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UNITED ARAB EMIRATES ARCHAEOLOGICAL SITES

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Tell Abraq - (38)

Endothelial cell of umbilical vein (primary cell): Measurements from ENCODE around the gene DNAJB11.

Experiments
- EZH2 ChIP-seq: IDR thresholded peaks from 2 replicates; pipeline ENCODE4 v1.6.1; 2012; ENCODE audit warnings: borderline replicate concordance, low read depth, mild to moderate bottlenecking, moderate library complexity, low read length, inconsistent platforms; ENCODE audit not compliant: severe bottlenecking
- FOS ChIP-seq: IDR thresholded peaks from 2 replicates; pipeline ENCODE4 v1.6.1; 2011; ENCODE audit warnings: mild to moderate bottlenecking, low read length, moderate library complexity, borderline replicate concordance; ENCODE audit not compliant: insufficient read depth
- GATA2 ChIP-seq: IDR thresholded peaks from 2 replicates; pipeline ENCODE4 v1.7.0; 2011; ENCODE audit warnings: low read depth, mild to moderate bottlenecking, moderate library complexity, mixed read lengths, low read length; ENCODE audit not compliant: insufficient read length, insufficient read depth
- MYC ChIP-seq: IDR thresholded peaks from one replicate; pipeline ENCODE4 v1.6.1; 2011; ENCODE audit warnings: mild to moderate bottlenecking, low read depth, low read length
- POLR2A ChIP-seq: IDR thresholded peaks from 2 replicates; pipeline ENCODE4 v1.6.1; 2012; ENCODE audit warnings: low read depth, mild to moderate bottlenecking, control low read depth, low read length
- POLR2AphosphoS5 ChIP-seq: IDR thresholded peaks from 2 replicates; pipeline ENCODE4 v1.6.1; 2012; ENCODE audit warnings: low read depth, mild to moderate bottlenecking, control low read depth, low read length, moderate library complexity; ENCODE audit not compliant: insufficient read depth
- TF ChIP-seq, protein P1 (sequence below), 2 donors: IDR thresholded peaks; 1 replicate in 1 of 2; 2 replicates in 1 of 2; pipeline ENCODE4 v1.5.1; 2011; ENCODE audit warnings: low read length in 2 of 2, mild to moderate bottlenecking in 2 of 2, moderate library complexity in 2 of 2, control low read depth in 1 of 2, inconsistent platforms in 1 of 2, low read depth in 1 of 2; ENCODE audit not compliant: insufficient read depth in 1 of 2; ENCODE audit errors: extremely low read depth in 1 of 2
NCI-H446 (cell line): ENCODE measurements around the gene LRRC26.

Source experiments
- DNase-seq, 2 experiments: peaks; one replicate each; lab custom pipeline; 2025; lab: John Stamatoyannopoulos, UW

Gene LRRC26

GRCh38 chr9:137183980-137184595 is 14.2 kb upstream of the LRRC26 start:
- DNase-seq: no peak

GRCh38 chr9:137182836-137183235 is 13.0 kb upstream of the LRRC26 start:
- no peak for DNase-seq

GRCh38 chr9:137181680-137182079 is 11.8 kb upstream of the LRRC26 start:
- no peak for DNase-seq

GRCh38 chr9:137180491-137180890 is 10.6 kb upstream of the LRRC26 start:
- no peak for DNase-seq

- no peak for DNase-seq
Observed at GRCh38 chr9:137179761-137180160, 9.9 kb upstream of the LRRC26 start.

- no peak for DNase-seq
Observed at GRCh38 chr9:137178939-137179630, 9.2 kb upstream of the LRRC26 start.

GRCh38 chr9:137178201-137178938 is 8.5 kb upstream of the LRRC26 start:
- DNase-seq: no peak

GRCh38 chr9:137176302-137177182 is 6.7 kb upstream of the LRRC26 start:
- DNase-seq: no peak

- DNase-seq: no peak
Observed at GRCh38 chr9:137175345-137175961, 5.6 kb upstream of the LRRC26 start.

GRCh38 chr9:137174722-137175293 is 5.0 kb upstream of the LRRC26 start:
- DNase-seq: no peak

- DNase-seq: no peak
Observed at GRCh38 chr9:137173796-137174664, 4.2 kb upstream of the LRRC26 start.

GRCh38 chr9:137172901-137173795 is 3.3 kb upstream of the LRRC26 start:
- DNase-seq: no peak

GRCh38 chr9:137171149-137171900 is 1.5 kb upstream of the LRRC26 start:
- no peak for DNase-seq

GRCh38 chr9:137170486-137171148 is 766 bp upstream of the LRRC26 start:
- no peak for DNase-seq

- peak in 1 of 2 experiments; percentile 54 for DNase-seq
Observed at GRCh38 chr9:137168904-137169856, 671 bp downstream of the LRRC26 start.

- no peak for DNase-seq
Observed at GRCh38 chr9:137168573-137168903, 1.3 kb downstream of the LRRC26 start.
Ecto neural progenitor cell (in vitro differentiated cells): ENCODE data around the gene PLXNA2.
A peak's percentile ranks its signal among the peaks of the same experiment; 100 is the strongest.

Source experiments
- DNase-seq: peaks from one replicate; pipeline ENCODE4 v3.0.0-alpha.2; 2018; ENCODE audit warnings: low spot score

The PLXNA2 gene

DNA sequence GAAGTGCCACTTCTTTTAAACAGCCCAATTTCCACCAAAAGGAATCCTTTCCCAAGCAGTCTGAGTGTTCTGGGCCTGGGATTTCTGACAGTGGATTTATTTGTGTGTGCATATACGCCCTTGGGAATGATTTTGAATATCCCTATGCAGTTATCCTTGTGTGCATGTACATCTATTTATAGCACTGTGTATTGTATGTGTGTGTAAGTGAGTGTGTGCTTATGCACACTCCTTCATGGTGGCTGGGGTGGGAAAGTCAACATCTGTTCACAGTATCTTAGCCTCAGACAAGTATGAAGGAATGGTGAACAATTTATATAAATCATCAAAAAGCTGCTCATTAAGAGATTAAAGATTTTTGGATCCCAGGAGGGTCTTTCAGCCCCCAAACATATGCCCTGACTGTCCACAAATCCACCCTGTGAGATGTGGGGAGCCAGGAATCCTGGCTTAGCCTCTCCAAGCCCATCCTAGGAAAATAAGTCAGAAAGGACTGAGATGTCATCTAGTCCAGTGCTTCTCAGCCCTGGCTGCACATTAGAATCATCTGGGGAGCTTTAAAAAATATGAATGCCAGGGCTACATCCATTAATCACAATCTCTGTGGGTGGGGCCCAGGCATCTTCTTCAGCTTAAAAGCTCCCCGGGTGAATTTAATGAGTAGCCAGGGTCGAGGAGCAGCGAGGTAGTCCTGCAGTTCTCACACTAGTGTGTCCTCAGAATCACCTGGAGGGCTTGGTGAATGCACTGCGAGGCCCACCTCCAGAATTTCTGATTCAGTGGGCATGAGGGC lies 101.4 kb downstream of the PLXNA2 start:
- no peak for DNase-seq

This large settlement on the border of Umm al-Qaiwain and Sharjah was excavated by a team of Australian archaeologists between 1989 and 1998. It is dominated by a large fortification tower, 40 m in diameter, that dates to the late Umm al-Nar period. Ten metres to the west of it is a circular tomb, c. 6 m in diameter, in which the remains of nearly 350 individuals have been recovered. Settlement debris shows that occupation of the site was continuous from c. 2200 to 300 BC. Located today several kilometres south of the shoreline, Tell Abraq was almost certainly a coastal site in antiquity, as suggested by the large embayment immediately to the north of the main mound which is today flooded by winter rains. Throughout its occupation Tell Abraq was very much in touch with the outside world, as artifacts originating in the Indus Valley, Mesopotamia, Iran and Afghanistan attest. One of the most striking aspects of metals use at the site is the high incidence of tin-bronze found in all levels of occupation. The large mudbrick platform which capped the site c. 1300 BC is built of bricks which show the same dimensions as those used in brick platforms found at sites such as Nad-i Ali in Afghanistan and Tepe Yahya in southeastern Iran.

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